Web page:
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The horse riding, drone operating volunteers who boost police numbers

Police forces in our region are supporting a national campaign to recruit more special constables and volunteers.

It's called Step Up, and it's hoped to encourage people to help support their local communities.

It comes at a time when the police are having to manage with tighter budgets.

Sarah Hills is a horseback volunteer Credit: ITV News Anglia

In Suffolk, there's been a significant increase in the number of volunteers. In 2008 it was 30. Today there are around 200.

Sarah Hills is one of the 20 horseback volunteers. She regularly patrols the roads and bridleways close to her home near Beccles.

"There are less police these days," she says. "The response times aren't as quick as we'd like them to be. By having this it helps the force. "

Sarah Hills regularly patrols roads and bridleways Credit: ITV News Anglia

She has no real powers but sees herself as the eyes and ears in a rural community.

"I believe that being on horseback, we have advantages in able to see over hedgerows. especially with hare coursing which is currently a big feature. We're also out looking for fly tipping and other sources of rural crime, break ins, things like that. The advantage we have is that we are obviously covering remote spots that thieves like to target."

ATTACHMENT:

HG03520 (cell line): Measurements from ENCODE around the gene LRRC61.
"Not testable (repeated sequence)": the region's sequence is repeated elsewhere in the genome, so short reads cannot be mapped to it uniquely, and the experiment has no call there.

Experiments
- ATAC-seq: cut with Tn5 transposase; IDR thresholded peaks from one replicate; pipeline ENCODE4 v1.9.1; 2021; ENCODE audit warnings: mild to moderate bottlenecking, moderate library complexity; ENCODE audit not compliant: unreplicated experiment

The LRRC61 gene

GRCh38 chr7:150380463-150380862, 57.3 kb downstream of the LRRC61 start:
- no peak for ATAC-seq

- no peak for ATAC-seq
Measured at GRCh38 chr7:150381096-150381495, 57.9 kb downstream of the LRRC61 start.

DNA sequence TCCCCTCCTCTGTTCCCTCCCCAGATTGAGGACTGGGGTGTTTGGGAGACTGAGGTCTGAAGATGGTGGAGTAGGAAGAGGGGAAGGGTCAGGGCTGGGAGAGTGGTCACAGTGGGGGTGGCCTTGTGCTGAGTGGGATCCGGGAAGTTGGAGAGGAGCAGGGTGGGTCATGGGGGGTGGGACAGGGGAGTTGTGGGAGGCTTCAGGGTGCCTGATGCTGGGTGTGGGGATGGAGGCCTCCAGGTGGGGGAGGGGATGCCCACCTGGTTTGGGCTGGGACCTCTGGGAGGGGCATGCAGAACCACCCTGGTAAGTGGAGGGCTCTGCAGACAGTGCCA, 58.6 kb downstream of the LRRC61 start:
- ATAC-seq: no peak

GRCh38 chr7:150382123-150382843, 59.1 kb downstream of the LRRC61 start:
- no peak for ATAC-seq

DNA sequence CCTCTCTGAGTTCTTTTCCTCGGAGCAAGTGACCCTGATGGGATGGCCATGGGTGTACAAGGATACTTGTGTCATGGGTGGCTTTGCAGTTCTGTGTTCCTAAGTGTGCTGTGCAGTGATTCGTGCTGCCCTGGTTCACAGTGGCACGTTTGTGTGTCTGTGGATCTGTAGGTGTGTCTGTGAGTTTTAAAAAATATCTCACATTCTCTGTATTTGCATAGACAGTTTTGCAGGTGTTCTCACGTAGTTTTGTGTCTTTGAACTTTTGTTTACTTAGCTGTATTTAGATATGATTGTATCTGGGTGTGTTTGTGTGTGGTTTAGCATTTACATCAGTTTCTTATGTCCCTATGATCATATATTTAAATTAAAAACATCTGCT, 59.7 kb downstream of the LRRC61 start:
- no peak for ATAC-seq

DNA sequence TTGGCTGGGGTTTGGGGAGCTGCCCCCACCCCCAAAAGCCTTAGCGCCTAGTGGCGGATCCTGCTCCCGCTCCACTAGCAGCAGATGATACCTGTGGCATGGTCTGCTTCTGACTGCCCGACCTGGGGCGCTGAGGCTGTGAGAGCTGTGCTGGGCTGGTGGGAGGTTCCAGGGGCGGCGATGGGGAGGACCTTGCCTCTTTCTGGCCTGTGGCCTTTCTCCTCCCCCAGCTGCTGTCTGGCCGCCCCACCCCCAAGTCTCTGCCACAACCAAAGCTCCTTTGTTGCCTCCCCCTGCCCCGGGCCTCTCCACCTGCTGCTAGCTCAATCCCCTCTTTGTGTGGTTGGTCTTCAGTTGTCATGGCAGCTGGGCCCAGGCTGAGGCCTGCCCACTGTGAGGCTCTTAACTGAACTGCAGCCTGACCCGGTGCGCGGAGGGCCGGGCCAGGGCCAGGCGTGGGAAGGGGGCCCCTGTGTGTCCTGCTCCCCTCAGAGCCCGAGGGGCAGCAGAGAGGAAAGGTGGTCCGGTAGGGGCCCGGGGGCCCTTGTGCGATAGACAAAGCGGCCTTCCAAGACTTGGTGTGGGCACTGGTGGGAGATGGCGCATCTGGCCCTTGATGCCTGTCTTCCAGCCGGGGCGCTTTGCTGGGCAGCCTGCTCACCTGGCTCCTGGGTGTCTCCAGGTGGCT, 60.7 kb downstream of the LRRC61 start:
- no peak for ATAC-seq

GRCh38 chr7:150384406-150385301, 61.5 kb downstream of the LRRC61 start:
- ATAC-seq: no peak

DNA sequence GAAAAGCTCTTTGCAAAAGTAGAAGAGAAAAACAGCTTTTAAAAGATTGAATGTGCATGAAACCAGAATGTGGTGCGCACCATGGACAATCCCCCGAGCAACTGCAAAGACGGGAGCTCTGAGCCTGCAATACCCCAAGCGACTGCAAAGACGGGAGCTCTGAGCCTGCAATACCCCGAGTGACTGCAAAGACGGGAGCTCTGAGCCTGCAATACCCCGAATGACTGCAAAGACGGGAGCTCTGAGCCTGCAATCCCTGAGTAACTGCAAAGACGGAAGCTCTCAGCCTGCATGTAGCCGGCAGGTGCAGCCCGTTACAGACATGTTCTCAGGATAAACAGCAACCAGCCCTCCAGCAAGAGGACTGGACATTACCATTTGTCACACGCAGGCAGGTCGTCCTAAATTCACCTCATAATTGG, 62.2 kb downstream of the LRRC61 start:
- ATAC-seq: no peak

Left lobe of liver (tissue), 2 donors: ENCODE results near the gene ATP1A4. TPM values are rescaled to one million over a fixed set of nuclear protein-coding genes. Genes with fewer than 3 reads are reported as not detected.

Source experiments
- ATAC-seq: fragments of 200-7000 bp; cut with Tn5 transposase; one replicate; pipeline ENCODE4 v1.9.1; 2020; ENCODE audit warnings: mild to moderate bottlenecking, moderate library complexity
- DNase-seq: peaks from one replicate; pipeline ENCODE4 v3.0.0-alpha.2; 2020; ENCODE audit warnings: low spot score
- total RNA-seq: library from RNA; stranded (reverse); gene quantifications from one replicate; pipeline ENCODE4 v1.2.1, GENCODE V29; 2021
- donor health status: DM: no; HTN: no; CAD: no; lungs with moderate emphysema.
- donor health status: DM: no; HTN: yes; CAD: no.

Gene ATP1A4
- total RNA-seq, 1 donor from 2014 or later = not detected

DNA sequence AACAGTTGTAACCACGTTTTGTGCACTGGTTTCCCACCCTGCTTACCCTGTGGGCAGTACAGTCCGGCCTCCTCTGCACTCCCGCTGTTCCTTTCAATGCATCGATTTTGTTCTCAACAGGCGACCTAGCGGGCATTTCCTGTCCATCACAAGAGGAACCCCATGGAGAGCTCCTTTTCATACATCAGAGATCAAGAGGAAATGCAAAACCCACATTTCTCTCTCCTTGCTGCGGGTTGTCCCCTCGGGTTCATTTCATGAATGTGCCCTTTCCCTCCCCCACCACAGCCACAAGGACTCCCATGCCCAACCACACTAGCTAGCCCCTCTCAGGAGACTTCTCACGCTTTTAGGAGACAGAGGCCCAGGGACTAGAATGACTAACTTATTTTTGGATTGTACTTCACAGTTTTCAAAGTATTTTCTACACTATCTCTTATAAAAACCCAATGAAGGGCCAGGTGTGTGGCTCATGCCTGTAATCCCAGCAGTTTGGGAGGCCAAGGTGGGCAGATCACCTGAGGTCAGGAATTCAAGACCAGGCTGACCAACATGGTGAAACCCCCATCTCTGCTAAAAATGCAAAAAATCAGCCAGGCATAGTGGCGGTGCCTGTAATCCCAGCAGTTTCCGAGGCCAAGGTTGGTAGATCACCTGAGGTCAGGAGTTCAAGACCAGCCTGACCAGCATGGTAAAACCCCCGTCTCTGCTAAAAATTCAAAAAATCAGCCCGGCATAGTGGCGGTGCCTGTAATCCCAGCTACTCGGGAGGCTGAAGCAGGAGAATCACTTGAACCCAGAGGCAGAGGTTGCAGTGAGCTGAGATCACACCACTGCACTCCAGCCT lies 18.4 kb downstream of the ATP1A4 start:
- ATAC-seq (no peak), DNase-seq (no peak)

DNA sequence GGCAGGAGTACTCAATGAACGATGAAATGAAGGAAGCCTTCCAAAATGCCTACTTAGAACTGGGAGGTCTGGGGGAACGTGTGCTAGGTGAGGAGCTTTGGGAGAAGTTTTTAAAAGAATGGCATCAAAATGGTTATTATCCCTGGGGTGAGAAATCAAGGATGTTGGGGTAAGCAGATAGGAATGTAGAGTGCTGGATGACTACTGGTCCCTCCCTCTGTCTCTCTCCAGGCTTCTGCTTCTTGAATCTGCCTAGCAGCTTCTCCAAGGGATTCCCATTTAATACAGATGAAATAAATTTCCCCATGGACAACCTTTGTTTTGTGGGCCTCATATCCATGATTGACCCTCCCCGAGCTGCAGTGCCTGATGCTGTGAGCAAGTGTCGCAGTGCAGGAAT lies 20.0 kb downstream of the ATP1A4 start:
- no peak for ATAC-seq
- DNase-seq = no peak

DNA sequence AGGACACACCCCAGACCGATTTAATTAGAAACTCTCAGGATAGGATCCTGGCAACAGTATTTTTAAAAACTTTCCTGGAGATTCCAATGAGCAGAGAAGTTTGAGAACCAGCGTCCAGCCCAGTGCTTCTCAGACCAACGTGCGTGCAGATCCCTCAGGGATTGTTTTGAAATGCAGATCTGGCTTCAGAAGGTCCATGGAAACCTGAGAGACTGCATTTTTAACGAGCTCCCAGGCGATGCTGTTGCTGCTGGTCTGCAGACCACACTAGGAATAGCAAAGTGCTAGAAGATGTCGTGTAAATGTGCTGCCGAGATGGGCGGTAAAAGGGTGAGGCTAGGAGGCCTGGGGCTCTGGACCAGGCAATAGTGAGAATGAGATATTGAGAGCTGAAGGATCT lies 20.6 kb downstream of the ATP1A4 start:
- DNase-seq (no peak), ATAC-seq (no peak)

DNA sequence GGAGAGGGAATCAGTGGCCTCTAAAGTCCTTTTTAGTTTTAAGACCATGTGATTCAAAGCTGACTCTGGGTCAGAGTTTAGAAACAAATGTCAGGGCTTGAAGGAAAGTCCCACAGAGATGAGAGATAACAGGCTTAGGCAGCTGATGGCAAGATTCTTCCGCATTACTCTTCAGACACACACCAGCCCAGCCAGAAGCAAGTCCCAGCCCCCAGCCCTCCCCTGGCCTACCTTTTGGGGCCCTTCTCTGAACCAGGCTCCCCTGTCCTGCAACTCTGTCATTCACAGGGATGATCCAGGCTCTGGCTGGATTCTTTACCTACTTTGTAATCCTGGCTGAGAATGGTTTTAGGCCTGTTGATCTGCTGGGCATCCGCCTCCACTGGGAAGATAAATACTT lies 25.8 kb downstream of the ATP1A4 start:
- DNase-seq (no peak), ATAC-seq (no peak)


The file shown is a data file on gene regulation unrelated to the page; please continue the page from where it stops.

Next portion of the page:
– Sarah Hills
Scott Waring is one of 200 special constables in Suffolk Credit: ITV News Anglia

When Scott Waring isn't working as a ticket inspector on the London Underground, he's a special constable in Suffolk.

"We're welcomed with open arms because of the fiscal nature of the police" he said. "We are a resource to them and have the same powers as a regular police officer."

He's one of 200 special constables in Suffolk.

Karen Harris, the specials, volunteers and cadets manager in Suffolk. Credit: ITV News Anglia

"They come to us for ten weekends over a 20 weekend period and they are taught all aspects of the law, " said Karen Harris, the specials, volunteers and cadets manager in Suffolk.

"They then go out and they are buddied or they shadow an officer or a special constable that's already experienced and they learn all aspects of being a special constable and it's a fantastic opportunity to support the community"

In Norfolk the need for more community support has been intensified because of the Chief Constable's recent controversial proposal to axe the county's 150 police and community support officers.

Helen Maxwell paid for her own training to operate police drones Credit: ITV News Anglia

Helen Maxwell's one of them. She's paid for her own training and licence to become a drone pilot with the force but expects to get her redundancy notice in the New Year.

"Numerous people have come up to my colleagues and myself when we are on patrol and are very disappointed that we're not going to be that visible presence, " Helen said. "They're sad about that and regard it as a loss."